For twelve weeks death remained suspended above the heads of the condemned. At last, on the 28th November, at six o’clock in the morning, they were told that they must die. Ferré jumped out of bed without showing the slightest emotion, declined the visit of the chaplain, wrote to ask the military tribunals for the release of his father [also imprisoned -ed.], and to his sister that she should have him buried so that his friends would be able to find him again. Rossel, rather surprised at first, afterwards conversed with his clergyman. He wrote a letter demanding that his death should not be avenged — a very useless precaution — and addressed a few thanks to Jesus Christ. For comrade in death they had a sergeant of the 45th line, Bourgeois, who had gone over to the Commune, and who showed the same calm as Ferré. Rossel was indignant when they put on the handcuffs; Ferré and Bourgeois disdained to protest.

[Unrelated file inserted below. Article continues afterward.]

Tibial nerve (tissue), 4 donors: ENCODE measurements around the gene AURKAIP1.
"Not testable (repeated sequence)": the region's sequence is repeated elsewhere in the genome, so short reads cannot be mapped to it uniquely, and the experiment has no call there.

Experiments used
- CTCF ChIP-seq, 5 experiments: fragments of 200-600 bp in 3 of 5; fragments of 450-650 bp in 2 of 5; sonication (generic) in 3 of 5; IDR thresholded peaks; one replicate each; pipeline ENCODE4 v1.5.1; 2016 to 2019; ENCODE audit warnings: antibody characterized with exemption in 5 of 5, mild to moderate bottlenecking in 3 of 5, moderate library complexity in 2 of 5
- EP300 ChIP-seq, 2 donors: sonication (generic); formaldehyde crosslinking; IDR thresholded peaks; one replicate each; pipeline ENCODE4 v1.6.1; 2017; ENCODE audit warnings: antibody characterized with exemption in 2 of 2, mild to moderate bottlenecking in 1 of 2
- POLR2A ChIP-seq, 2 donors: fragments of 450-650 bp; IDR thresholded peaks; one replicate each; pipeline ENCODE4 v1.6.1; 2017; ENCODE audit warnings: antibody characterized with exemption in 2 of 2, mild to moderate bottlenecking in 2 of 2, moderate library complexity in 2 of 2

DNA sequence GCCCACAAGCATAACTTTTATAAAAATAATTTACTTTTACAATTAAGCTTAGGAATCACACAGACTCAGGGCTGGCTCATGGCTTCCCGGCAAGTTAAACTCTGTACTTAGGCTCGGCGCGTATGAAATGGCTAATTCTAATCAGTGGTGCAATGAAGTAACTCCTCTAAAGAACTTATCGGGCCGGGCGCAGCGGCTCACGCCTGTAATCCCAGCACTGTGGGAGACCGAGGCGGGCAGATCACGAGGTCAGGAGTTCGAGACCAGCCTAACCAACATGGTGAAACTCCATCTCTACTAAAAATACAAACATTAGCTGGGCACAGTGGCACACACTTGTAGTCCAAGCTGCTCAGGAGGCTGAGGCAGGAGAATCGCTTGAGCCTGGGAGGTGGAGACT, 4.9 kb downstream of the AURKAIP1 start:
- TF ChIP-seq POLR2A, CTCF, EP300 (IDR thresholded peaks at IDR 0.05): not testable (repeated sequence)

The day was hardly dawning; it was bitterly cold. Before the Butte of Satory 5,000 men under arms surrounded three white stakes, each one guarded by twelve executioners. Colonel Merlin commanded, thus uniting the three functions of conqueror, judge, and hangman.
Some curious lookers-on, officers and journalists, composed the whole public.
At seven o’clock the carts of the condemned appeared; the drums beat a salute, the trumpets sounded. The prisoners descended, escorted by gendarmes. Rossel, on passing before a group of officers, saluted them. The brave Bourgeois, looking on at the whole drama with an indifferent air, leant against the middle stake. Ferré came last, dressed in black and smoking a cigar, not a muscle of his face moving. With a firm and even step he walked up and leant against the third stake.